Bring a ray of Florida sunshine to the Thanksgiving feast with a Key lime pie. Make it today, chill it in the refrigerator overnight and surprise your hosts tomorrow. Place it on the dessert table next to the pumpkin, apple and mincemeat pies and see which one vanishes first.
This Key lime pie is the genuine version of what has long been one of the most counterfeited of all desserts. That it is so widely imitated is both a compliment and a slander to a pie that was born in Key West and now masquerades in many guises. This (slightly tweaked) recipe originated in Key West about 160 years ago. It's rich and heavy, sweet and puckery and delectable.
Rule No. 1: If you're in a restaurant or market and spot a Key lime pie with green filling, keep moving. Somebody added food coloring. Real Key lime pie filling is yellow. That's because the round golf ball-size "Key limes" are West Indian limes, which are yellow when ripe not green. Key lime juice has an unmistakable floral scent that other lime juices lack. To make a real Key lime pie, you must use the real lime juice.
Oh, and those tiny green limes from Mexico you see in supermarkets, advertised as "Key limes"? They're not.
Here's what you'll need to make this pie:
Key lime pie
Serves 8 to 10
1 pie crust
2 cans of Eagle brand sweetened condensed milk
2 eggs at room temperature
1 bottle of Nellie & Joe's Key West Lime Juice (available in most supermarkets, and at Corti Bros. Market)
1/4 stick of butter
Whipped cream (homemade, or in an aerosol can)
Optional: The beaten whites of two eggs, added to the pie filling to make it lighter. Add 1/8 teaspoon of lemon juice or vinegar to the whites. See the technique below.
Pour the sweetened condensed milk into a stainless-steel or plastic bowl (not aluminum).
Add the yolks of two eggs, saving the whites.
Pour in 1 cup of lime juice. If you don't like your pie puckery, pour in 1/2 cup of juice and add more to the batter later, to suit your taste.
Whisk by hand until the batter is smooth and consistent. Do not use a blender or electric mixer. Taste it. Does it need more lime juice?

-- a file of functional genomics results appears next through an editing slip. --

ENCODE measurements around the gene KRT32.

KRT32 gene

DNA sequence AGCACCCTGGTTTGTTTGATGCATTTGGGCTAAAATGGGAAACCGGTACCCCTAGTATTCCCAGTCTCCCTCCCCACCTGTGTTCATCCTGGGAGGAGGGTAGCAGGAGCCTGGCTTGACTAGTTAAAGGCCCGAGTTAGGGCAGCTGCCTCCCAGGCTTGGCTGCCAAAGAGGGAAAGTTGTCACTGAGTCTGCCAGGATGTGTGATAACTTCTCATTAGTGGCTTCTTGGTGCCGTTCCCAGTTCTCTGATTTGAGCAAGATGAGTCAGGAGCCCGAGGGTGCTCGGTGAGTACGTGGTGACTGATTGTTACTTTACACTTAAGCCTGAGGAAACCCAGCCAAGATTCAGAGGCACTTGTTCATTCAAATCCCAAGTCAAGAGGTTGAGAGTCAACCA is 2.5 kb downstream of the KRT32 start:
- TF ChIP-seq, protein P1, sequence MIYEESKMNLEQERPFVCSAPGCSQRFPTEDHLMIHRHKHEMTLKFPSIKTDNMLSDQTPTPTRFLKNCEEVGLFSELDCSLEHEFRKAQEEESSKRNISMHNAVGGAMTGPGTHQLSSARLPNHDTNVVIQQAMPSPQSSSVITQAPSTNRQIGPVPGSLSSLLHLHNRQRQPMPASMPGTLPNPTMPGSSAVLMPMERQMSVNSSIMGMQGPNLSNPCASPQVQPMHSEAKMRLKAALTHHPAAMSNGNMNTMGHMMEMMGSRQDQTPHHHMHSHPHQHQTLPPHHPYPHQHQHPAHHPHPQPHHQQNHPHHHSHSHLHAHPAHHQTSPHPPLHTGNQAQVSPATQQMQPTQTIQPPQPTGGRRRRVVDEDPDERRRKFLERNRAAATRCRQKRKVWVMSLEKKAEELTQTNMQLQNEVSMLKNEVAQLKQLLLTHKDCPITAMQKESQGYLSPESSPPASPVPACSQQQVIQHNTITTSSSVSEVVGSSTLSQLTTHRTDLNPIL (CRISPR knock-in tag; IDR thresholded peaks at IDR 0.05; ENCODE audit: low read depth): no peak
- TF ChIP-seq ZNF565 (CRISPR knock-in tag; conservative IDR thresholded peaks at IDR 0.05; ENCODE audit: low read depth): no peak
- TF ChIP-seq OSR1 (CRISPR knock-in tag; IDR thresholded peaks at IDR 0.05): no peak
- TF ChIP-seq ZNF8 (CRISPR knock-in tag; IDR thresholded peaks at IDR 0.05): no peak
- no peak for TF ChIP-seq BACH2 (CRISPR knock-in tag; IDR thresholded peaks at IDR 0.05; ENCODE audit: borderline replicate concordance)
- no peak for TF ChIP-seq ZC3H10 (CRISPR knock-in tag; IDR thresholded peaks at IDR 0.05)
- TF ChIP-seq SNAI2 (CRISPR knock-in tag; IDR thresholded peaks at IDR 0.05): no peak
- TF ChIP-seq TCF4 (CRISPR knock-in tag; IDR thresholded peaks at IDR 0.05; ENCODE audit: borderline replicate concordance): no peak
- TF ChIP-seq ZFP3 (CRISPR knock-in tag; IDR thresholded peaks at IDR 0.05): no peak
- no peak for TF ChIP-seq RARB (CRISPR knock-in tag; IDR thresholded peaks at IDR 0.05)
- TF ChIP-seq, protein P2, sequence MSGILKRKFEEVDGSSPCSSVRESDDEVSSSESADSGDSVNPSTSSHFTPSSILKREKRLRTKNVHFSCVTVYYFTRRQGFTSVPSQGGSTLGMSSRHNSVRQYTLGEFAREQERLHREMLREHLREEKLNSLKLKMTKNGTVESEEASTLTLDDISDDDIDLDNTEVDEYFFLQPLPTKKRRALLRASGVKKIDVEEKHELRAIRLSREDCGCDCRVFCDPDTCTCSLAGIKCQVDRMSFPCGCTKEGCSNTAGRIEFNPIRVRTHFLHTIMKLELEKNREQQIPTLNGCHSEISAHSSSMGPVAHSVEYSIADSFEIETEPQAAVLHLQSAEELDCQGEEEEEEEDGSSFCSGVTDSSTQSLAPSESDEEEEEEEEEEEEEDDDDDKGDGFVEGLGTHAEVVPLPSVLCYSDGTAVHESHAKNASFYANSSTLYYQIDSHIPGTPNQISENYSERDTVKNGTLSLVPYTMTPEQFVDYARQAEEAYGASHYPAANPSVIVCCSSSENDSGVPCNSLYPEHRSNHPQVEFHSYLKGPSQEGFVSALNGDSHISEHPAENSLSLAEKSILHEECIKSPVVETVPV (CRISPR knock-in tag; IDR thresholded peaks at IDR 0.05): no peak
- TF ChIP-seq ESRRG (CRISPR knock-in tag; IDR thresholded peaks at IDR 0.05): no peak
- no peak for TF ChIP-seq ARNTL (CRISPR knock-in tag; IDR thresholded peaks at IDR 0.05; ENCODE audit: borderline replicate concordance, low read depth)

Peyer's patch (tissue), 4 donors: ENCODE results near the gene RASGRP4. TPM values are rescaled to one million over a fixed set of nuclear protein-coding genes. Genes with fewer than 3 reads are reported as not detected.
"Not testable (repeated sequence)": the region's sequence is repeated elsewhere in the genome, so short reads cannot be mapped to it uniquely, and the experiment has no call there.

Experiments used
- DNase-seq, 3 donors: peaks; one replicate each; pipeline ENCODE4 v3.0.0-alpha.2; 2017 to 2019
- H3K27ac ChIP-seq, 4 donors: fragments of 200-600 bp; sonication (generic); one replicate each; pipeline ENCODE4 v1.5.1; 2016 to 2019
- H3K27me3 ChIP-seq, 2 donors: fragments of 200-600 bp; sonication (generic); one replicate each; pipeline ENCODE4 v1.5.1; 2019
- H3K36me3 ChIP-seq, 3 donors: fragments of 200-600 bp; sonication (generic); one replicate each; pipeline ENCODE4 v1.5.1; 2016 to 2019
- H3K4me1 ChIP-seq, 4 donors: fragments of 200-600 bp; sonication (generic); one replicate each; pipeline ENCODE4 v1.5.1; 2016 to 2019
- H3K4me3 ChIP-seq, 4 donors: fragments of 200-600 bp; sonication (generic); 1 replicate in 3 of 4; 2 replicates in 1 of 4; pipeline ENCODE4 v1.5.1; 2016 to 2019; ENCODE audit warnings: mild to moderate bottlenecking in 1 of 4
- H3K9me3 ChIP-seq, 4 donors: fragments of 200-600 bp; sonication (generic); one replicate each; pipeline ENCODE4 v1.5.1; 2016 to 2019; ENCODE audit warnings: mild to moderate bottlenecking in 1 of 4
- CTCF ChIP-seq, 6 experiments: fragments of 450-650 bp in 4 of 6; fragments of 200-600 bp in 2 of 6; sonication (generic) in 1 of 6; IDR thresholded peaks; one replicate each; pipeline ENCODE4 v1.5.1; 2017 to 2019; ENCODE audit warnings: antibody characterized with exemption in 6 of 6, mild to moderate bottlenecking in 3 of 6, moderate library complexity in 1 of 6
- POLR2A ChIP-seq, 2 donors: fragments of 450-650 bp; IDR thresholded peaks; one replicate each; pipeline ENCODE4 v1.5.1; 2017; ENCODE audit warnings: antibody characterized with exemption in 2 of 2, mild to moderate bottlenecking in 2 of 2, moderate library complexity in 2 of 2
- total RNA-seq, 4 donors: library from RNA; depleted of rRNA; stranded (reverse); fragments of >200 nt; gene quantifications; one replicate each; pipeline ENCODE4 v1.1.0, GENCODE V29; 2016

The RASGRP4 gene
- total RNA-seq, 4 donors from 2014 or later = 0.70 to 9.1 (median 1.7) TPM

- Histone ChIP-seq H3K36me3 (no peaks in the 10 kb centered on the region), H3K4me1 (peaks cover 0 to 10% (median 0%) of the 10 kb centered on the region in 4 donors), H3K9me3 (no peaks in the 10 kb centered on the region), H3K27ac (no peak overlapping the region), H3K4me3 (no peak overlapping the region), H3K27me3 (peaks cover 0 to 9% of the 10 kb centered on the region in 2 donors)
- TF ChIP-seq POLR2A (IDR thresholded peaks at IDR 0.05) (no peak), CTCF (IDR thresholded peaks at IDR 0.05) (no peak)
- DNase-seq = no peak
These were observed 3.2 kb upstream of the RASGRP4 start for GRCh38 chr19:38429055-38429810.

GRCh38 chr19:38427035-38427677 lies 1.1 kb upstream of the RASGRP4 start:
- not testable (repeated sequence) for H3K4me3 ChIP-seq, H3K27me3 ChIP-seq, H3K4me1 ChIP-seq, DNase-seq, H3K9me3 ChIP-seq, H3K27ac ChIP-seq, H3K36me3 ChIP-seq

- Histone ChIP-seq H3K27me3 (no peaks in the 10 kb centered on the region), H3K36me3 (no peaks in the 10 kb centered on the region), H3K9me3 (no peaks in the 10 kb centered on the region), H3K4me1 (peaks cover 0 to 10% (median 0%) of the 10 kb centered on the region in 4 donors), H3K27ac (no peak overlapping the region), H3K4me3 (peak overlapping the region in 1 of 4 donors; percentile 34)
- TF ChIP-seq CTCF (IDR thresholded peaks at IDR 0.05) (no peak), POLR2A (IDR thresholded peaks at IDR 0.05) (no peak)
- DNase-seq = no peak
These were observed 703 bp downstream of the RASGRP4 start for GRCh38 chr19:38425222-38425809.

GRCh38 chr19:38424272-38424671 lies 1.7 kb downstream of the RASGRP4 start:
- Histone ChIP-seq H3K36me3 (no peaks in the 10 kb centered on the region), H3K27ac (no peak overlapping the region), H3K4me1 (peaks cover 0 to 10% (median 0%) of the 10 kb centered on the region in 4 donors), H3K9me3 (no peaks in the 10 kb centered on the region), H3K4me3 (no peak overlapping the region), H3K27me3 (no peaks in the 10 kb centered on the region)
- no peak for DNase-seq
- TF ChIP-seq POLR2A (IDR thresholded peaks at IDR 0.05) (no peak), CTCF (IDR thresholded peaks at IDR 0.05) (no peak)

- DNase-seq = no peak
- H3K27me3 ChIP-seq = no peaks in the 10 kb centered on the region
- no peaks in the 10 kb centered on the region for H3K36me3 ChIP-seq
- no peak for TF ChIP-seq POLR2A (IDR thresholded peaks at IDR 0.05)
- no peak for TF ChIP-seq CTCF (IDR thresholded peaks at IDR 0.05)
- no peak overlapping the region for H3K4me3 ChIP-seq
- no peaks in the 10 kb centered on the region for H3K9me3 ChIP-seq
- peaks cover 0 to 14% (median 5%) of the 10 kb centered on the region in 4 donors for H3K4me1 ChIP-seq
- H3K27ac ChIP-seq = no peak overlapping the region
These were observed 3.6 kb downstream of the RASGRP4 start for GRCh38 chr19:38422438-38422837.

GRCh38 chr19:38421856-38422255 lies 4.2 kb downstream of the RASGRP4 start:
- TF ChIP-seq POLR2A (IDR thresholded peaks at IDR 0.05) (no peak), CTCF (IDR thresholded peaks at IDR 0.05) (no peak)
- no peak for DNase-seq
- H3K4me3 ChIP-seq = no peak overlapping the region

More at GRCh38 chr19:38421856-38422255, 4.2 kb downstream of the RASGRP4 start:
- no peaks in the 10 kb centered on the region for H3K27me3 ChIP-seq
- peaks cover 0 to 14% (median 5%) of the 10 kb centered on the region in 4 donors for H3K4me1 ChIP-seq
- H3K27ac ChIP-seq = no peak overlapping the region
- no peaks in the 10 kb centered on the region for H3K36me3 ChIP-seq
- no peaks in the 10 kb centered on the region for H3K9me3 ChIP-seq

Optional: Beat the egg whites just before you add the batter to the pie crust, as they shouldn't sit around.
When beating: Just as the whites start to become frothy, add 1/2 teaspoon lemon juice or vinegar. Continue beating until the egg white "peaks" stand up on their own. The beaten whites must be used immediately, so fold them into the batter just before you pour the batter into the pie shell.
As for the pie shell, you can make one or use the Pillsbury refrigerated pie crust in the red box; it's ready to go. Place crust in glass pie pan. Prick holes in the bottom of the crust with a fork.
Following the directions on the Pillsbury box, or your own pie crust recipe, bake the crust a little beyond halfway done (on the lowest oven rack), then remove it from the oven and place it on a cooling rack. While it's hot, melt the butter all over it.
Reduce the oven heat to 200 degrees.
Pour the batter into the buttered, half-done pie crust. Optional: Now's the time to fold in the just-beaten egg whites.
Let the pie bake another 15 minutes or so, until the crust is golden and flaky and the filling is firm.
Remove from the oven, place it on the cooling rack and let it cool at room temperature. Cover and refrigerate overnight.
Keep it cold. Just before serving, top with whipped cream.
Here's another option: Throw a handful of blueberries or crushed pecans into the batter as you're whisking it. But not chocolate. Been there, done that. Not so good.